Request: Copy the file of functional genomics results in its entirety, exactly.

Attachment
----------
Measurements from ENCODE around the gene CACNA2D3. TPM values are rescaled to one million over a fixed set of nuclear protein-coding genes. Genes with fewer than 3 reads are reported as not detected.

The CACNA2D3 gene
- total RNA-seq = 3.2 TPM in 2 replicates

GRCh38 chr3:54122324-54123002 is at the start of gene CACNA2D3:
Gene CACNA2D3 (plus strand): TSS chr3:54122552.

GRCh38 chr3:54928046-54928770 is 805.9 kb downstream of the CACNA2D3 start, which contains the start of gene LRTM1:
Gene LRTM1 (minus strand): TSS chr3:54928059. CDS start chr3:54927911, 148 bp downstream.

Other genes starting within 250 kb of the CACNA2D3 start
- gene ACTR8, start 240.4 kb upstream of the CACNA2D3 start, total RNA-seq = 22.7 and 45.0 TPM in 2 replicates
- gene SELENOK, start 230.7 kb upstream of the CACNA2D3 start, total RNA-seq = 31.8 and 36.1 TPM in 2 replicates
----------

Measurements from ENCODE around the gene CACNA2D3. TPM values are rescaled to one million over a fixed set of nuclear protein-coding genes. Genes with fewer than 3 reads are reported as not detected.

The CACNA2D3 gene
- total RNA-seq = 3.2 TPM in 2 replicates

GRCh38 chr3:54122324-54123002 is at the start of gene CACNA2D3:
Gene CACNA2D3 (plus strand): TSS chr3:54122552.

GRCh38 chr3:54928046-54928770 is 805.9 kb downstream of the CACNA2D3 start, which contains the start of gene LRTM1:
Gene LRTM1 (minus strand): TSS chr3:54928059. CDS start chr3:54927911, 148 bp downstream.

Other genes starting within 250 kb of the CACNA2D3 start
- gene ACTR8, start 240.4 kb upstream of the CACNA2D3 start, total RNA-seq = 22.7 and 45.0 TPM in 2 replicates
- gene SELENOK, start 230.7 kb upstream of the CACNA2D3 start, total RNA-seq = 31.8 and 36.1 TPM in 2 replicates